My Metro Bus Stops map shows all of Metro’s 11,485 bus stops. The file is 5.2 MB, so be patient while it loads.
The goal of the project was to demonstrate using WMATA‘s data and the Google Maps API.
The map lets you pan and zoom. You can hover over a pin to see the name of the stop and the zone, or click on the pin to zoom to that location. There is also an input field where you can enter any valid location, as understood by the Google Maps API. You can enter addresses, zip codes (20007, 20009), or place names (Arlington, DC, Dupont Circle, etc). » Continue Reading…
Night shots are no fun without a good source of light. The monthly Raw party at Cobalt gave me a fun experiment: a red-and-green laser light with a fog machine beside it. Normally I hate fog machines; if it’s between me and my subject, my flash will illuminate the white mist, ruining the subject. The only way fog can enhance a shot is if it’s behind the subject.
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Another film where a small idea grew into a long production. This one was inspired by a video game I wrote back in college, also called Flies. The player controlled a tank in the backyard, trying to shoot down flies which would try to land to pick up dog poop, which they would use to nourish a new batch of baby flies. Ah, college. I also borrowed from a children’s story I wrote a few years back (“Bonjour, D.C.”), where a swarm of giant flies carries off the Washington Monument. When I was young, I often read the story of the man who becomes a hero by killing seven flies with a single swat. I was in awe of that feat. Here, it takes a little longer, but if you count, you’ll see he does get his seven flies. Note too that a different set of seven carries off his head at the end.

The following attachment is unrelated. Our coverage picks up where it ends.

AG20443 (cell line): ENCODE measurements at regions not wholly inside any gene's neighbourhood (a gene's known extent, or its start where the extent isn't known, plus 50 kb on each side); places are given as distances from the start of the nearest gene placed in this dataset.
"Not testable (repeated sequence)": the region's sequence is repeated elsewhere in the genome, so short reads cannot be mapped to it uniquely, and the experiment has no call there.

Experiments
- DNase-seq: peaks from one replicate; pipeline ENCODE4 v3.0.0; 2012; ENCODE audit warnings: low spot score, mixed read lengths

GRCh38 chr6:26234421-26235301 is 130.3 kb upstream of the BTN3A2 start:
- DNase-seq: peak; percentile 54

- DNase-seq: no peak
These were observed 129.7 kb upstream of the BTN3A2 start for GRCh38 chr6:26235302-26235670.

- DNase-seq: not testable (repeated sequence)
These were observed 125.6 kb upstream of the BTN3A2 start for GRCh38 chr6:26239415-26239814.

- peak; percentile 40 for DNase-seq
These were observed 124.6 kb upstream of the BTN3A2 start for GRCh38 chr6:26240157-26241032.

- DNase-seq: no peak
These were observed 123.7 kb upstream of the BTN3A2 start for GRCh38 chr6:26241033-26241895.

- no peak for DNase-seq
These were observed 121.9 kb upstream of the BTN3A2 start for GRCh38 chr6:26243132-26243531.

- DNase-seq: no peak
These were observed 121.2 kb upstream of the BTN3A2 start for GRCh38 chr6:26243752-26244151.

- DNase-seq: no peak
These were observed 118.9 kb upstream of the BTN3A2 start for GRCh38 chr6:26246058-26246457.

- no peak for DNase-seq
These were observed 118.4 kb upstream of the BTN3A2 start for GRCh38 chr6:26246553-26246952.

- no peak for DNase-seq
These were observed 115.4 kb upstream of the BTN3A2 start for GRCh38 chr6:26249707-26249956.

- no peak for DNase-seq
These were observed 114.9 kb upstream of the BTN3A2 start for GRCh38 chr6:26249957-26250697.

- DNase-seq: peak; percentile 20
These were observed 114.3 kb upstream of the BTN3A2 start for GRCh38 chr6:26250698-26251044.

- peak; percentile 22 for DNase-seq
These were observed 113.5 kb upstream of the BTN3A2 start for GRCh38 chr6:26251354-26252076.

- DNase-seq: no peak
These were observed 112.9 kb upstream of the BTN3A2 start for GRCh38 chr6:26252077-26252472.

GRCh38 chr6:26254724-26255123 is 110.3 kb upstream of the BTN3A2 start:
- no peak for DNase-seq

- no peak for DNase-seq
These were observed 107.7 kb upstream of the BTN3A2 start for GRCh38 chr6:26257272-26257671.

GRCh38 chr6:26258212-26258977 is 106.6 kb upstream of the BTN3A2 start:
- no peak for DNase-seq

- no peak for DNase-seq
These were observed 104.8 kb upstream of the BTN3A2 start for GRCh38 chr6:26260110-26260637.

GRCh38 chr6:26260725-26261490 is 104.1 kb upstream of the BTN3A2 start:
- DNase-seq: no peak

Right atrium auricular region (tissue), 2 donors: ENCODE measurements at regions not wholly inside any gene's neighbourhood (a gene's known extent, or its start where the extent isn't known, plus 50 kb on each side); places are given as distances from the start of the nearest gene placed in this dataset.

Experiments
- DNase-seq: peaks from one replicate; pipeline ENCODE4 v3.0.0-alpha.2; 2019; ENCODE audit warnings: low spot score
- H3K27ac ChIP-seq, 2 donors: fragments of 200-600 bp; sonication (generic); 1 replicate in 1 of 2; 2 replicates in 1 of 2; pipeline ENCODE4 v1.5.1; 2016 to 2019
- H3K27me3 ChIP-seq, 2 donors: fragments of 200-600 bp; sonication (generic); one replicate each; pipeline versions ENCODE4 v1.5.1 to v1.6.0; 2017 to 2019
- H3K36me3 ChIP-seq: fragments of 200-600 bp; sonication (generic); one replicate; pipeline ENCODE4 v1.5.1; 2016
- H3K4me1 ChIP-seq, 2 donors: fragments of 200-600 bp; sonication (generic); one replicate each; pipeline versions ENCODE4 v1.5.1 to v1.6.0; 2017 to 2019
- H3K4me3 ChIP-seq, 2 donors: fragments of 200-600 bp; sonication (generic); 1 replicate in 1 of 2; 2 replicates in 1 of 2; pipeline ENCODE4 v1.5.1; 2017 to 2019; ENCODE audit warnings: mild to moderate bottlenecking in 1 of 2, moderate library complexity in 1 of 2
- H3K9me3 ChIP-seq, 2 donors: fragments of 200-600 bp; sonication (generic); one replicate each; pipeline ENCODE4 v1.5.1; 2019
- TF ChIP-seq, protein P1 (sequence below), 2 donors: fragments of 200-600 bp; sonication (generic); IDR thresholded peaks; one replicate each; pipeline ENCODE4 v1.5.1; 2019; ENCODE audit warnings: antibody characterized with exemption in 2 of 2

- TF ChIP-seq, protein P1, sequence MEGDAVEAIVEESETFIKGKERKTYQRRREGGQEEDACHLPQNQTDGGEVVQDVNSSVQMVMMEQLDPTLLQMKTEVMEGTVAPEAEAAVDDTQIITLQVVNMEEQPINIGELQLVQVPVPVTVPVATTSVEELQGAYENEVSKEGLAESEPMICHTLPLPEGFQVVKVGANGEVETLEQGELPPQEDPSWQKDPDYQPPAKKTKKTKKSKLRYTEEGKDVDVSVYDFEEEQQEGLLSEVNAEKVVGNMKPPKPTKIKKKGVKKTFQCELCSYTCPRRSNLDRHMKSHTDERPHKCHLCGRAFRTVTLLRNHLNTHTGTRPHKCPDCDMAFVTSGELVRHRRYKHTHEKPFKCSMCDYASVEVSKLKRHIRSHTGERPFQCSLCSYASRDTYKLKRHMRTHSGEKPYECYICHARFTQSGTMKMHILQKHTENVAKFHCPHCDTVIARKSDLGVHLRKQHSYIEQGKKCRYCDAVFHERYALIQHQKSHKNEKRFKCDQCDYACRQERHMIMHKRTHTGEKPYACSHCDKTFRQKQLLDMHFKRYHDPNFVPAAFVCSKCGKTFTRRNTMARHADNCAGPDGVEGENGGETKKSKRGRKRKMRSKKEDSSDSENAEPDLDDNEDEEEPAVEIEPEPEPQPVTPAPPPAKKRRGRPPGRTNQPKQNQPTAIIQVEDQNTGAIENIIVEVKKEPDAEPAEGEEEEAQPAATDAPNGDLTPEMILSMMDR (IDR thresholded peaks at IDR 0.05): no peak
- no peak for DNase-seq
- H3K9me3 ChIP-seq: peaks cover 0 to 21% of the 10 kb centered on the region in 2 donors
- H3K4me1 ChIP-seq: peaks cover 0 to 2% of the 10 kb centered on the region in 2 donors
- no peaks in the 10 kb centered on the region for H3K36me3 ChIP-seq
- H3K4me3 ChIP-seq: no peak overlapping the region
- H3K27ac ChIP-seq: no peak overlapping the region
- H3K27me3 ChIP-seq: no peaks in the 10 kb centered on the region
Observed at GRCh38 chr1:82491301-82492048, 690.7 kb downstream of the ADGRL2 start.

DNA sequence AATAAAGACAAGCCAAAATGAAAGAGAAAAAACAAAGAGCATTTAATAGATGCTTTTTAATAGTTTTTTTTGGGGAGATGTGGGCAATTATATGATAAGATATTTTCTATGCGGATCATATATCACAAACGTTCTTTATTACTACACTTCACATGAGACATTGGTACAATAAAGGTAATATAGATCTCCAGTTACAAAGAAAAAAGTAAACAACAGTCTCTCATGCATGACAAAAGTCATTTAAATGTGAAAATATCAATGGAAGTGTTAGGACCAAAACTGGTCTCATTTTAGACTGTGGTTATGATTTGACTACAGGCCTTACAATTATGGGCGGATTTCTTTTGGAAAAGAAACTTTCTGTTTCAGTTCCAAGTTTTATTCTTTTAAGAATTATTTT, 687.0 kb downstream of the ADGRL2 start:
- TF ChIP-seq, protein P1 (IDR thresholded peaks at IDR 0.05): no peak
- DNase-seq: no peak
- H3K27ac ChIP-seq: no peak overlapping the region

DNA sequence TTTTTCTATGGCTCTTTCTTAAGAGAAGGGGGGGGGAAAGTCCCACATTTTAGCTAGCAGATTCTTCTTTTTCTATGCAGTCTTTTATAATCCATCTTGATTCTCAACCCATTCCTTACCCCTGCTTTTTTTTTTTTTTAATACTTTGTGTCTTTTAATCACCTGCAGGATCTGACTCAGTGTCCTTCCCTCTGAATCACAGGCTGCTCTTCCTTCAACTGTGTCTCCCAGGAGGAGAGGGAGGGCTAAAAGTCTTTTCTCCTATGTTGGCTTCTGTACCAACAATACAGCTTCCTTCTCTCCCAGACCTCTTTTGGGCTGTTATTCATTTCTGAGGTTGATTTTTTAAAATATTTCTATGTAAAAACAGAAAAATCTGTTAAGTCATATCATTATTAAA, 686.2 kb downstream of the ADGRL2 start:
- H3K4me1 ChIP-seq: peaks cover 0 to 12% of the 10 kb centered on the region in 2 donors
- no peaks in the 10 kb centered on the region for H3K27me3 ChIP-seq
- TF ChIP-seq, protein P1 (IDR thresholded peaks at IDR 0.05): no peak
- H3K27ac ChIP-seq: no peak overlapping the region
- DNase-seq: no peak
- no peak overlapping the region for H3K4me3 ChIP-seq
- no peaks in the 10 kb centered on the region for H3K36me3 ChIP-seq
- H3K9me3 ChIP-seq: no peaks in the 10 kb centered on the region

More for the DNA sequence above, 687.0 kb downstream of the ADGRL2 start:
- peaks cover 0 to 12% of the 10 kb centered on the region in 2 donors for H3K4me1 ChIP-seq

I like how the clean white background accumulates debris, and the horrific ballet of the swarm. I hope no one minds that my flies flap like seagulls, splat like mosquitos, and attack like pirannahs. After the quiet terror of “The Vampire,” it’s nice to allow both the stick figure and its nemesis let loose with violent abandon.
I was taking photos at DCSRC‘s annual Stonewall Regatta. There are only so many photos you can take of people in boats before you go crazy. Plus, regattas are hard to photograph because the courses are very long, so you have to carefully position yourself in a good spot and just wait for them to pass you. To the rescue came this group of friends, who had come to the Anacostia Community Boathouse to support a friend who was racing. To make an occasion of it, they dressed up in their best boating clothes.
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These cartoons were made in 1999, and posted on a now-defunct web site I had made called Le Théâtre du Bâton Figure. I had tried to research what the French call stick figure but never got a definitive answer, and wondered if – zut alors! – they hadn’t yet discovered the wonders of this simple animation style. So, bâton is French for stick, but it’s not clear that bâton figure is the best translation for stick figure.